Tintin Magazine, 6 January 1949, Tintin Sports No.1
In 1872 the first English football cup competition took place. A few years later the game reached beyond the borders of the United Kingdom and in 1881, the Antwerp Football Club was founded. From that moment onwards football rapidly became more and more popular, spreading like wildfire in Switzerland, Italy, Belgium and France.
Tintin Magazine, 27 January 1949, Tintin Sports No.4
TOUR DE FRANCE – 2 to 24 JULY
It's summertime and the weather is getting hot. Time to jump on our bikes and pedal as fast as we can go. Tintin leads the convoy on his red bike. Kitted out in cycling shoes and goggles, the sporty reporter is off to conquer the roads of France. His friends bring up the rear...
Winner of last year's Tour de France, the British cyclist Christopher Froome will probably be the favourite to win again this year, for the 103rd competition. The splendid route is surrounded by spectacular scenery and passes by Saint Gervais Mont-Blanc. It is reminiscent of the trekking location Tintin enjoys at the beginning of Tintin in Tibet.
One thing is for sure. Many of the race participants will probably be thinking the same as Captain Haddock:
There are many myths that attest to the importance of the Olympic Games. In Ancient Greece celebrations were always linked to a god or several gods. Mythology was an integral part of culture and society and the Games originated in legends and stories. The sporting events were also rituals to honour the gods, and participants did not only compete for themselves, but also on behalf of the gods.
The Olympic Games were organised in honour of the gods and some legends – notably the legends of Zeus and Heracles – are inextricably linked with them.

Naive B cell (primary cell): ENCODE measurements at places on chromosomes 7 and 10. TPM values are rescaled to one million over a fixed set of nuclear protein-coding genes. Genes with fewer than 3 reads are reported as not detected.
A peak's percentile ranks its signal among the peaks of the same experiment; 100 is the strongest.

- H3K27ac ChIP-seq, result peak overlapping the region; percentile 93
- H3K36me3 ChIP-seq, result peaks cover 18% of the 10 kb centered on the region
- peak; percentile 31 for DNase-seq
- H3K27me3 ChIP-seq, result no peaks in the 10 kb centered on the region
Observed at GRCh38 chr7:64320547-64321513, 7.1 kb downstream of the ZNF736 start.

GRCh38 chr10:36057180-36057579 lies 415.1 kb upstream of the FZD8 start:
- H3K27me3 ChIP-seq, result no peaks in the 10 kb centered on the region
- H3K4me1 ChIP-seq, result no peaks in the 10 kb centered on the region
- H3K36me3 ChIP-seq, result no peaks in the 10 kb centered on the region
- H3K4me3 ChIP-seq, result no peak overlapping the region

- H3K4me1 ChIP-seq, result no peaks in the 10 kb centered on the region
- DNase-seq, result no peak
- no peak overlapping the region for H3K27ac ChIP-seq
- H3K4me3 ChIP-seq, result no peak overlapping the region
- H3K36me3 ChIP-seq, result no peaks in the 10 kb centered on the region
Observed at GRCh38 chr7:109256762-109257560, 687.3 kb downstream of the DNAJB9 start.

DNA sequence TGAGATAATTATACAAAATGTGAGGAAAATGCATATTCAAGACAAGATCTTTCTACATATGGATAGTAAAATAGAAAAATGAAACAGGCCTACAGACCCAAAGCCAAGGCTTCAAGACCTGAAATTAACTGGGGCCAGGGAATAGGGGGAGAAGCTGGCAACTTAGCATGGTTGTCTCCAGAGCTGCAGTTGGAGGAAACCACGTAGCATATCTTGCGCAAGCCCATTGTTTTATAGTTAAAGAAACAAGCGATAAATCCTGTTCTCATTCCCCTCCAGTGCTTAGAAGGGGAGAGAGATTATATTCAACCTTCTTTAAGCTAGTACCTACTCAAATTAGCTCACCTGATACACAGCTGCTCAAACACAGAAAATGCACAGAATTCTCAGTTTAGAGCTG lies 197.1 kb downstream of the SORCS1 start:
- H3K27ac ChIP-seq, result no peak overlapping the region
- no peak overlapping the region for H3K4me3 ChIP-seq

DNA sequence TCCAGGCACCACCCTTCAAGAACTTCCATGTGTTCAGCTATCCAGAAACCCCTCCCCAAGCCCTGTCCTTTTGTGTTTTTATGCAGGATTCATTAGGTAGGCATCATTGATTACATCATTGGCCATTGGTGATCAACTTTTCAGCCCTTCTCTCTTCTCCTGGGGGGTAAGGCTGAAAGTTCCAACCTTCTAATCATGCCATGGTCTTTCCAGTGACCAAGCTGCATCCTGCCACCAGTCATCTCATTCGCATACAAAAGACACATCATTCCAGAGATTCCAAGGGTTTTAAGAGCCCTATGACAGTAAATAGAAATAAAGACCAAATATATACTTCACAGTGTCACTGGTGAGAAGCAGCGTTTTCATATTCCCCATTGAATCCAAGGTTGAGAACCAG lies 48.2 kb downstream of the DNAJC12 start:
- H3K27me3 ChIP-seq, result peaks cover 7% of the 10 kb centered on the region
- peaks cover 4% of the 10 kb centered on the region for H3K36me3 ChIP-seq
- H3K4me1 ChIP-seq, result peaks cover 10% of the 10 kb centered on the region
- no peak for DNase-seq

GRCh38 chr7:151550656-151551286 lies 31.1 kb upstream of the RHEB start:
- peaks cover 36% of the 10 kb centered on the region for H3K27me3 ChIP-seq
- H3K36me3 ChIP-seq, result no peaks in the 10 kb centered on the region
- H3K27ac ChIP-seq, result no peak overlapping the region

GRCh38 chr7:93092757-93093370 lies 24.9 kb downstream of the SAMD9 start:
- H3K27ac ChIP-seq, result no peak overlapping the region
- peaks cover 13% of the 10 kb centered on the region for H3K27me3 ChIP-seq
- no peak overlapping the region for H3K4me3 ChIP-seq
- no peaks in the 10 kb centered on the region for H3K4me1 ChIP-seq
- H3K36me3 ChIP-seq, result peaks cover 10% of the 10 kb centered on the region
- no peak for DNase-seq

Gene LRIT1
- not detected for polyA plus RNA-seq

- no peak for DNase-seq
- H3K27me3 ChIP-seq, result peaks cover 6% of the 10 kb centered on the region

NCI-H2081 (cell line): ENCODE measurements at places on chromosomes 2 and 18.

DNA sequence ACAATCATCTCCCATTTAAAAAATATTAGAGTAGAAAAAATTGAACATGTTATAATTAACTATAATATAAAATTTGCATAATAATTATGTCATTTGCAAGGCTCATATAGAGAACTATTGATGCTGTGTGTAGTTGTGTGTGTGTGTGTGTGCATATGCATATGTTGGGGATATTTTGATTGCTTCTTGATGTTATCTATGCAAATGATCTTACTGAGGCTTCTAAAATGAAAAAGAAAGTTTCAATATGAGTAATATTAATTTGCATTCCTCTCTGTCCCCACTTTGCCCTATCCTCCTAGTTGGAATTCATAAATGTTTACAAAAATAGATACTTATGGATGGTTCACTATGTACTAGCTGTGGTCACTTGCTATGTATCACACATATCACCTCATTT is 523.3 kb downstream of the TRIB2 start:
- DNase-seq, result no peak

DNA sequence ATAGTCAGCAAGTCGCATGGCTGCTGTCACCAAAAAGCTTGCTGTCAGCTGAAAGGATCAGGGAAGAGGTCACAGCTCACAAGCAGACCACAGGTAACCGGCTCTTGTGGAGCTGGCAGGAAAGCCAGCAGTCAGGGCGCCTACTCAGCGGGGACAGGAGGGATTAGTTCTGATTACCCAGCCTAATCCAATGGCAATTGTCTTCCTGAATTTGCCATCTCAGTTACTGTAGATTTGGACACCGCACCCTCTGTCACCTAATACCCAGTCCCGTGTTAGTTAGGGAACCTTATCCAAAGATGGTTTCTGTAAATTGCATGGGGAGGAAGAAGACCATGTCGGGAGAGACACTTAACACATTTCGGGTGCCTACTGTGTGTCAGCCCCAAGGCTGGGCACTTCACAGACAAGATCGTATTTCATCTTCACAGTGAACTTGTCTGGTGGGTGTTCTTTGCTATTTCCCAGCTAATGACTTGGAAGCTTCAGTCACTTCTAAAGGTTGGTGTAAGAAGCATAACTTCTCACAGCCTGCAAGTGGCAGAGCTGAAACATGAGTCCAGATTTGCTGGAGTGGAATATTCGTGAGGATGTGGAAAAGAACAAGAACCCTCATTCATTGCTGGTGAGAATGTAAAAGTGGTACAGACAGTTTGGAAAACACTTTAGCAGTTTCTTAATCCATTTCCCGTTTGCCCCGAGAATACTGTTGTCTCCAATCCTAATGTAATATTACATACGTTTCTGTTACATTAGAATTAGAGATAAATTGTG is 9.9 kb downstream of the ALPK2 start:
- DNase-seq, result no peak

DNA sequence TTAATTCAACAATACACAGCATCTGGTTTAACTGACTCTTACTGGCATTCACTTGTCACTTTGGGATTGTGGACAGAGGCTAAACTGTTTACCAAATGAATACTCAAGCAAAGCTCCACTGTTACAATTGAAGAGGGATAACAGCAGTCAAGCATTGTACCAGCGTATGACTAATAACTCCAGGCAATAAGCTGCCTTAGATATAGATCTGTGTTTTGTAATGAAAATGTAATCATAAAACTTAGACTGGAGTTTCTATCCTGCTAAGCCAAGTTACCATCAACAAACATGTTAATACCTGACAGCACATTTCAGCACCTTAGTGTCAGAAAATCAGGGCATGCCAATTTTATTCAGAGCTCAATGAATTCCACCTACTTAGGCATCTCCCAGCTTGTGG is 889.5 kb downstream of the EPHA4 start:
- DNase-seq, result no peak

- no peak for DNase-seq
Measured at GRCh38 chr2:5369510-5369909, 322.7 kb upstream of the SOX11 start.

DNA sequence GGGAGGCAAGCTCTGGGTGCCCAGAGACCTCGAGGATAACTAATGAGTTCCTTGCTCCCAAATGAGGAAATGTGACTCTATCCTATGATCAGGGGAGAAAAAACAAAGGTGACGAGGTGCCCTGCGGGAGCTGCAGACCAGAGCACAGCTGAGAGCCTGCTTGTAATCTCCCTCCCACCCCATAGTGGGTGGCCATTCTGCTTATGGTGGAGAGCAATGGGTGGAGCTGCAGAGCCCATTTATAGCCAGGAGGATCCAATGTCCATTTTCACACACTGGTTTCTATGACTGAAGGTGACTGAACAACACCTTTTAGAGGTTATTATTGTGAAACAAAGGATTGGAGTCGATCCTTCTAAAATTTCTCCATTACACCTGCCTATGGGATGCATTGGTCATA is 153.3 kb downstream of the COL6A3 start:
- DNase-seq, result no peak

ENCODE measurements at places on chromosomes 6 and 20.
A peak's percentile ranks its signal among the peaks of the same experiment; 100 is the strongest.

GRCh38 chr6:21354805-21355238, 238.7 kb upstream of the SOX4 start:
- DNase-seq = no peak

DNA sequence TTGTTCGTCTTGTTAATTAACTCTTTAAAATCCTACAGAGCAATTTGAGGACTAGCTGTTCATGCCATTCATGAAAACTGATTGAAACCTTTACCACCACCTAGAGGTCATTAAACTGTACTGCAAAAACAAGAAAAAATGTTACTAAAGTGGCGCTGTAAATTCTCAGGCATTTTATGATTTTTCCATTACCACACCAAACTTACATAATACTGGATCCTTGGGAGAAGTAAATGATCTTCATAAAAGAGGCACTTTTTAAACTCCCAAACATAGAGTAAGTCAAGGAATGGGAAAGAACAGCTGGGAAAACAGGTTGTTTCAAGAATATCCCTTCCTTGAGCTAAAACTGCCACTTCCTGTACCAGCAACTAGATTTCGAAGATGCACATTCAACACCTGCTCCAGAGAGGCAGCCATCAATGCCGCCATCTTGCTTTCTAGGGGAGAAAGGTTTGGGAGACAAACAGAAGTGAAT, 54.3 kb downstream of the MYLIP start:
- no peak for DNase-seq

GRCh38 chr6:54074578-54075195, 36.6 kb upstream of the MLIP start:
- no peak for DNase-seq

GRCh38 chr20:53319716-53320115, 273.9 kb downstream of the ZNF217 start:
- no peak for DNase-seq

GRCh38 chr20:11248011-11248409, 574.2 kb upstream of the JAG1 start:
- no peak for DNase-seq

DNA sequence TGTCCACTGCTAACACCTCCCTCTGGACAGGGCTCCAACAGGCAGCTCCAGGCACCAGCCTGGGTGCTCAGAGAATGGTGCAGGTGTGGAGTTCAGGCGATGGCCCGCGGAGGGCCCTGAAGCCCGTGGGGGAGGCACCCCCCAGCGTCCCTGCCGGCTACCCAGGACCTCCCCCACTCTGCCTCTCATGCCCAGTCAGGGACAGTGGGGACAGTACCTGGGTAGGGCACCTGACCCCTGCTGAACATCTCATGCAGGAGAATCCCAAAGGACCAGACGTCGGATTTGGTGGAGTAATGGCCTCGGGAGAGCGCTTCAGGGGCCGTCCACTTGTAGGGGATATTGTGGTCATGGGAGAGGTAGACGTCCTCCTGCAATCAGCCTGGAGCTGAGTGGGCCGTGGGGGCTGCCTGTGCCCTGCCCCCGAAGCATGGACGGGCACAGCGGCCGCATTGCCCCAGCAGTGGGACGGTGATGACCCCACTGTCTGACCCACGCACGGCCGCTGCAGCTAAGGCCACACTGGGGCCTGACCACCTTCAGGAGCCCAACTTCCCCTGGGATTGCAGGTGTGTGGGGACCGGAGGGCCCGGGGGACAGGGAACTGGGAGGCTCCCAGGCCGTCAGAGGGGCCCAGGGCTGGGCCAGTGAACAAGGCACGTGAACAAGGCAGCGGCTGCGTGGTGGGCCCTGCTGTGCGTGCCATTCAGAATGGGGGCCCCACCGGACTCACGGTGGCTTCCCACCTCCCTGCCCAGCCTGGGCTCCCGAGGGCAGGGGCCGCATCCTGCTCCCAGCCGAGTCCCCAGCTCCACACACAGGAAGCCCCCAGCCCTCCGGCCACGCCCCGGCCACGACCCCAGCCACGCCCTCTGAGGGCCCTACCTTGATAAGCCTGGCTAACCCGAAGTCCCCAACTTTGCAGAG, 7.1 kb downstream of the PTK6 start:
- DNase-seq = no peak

In this way, to become one with their gods and to remain in shape (which might become important sooner or later in their duties to their city) the Greeks practised gymnastics, dance, wrestling, discus-throwing and javelin, jumping and of course chariot-racing.
Tintin Magazine, 27 February 1947, Tintin Sports No.9
1* Discobole Lancellotti - Massimo allé Terme, Wikipedia 2* Lanceur de javelot. Œnochoé attique à figures rouges, vers 450 av. J.-C.Wikipedia 3* Athlete donning a victory bandana. British Museum.
Of course the main objective of the Games themselves was to win. Winners were honoured almost as if they were gods themselves!
Tintin tries out different sports played in the Olympic Games. Snowy also has a go.
Great honour was awarded winners of the Olympic Games in Ancient Greece. But in terms of physical rewards winners did not receive gold, jewels or anything like that; an olive branch or a cloth bandana were the symbols of victory.
Tintin Magazine, 27 March 1947, Tintin Sports No.12
WIMBLEDON, FROM 27 JUNE TO 10 JULY
Wimbledon Tennis Championship is the oldest tennis tournament in the world, and is widely considered the most prestigious. The tournament has been held in London since 1877. It is one of the four Grand Slam tennis tournaments, the others being the Australian Open, the French Open and the US Open. Wimbledon is the only major still played on grass.
Our friend Tintin could probably have been an accomplished sportsman, if he was not a reporter! This is not so surprising, as Hergé created Tintin to be a model of youth, as much in his mastery of his movements as in spirit. Tintin is young at heart and also agile and physically fit.
Long live sport, and may the best win!
(Without forgetting the motto: “The important thing is to take part”.)
CHECK OUT THESE PICTURES OF TINTIN GETTING PHYSICAL!